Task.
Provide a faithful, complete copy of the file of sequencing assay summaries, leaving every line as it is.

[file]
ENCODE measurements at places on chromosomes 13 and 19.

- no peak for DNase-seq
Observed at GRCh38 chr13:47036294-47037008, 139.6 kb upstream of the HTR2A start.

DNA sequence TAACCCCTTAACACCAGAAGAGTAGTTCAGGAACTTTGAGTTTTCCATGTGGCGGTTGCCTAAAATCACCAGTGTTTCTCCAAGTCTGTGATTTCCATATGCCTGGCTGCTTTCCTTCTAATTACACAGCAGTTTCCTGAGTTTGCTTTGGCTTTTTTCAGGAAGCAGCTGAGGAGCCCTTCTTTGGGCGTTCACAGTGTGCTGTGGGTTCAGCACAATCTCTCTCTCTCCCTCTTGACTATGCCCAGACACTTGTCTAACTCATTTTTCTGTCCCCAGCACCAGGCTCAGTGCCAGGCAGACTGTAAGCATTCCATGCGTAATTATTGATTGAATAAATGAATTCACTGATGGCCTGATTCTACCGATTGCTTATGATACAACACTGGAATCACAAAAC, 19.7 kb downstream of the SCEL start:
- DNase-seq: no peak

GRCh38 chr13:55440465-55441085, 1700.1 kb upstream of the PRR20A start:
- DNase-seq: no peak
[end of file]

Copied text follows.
ENCODE measurements at places on chromosomes 13 and 19.

- no peak for DNase-seq
Observed at GRCh38 chr13:47036294-47037008, 139.6 kb upstream of the HTR2A start.

DNA sequence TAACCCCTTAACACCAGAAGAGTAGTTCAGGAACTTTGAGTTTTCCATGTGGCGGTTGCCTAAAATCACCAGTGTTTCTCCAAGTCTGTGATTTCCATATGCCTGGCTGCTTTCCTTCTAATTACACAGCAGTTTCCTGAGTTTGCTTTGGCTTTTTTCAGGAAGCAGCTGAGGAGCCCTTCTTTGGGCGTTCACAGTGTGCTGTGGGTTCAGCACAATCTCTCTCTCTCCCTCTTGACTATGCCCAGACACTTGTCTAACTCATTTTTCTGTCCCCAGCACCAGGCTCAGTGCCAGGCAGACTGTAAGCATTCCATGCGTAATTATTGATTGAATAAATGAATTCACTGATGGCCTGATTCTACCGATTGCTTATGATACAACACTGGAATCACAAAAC, 19.7 kb downstream of the SCEL start:
- DNase-seq: no peak

GRCh38 chr13:55440465-55441085, 1700.1 kb upstream of the PRR20A start:
- DNase-seq: no peak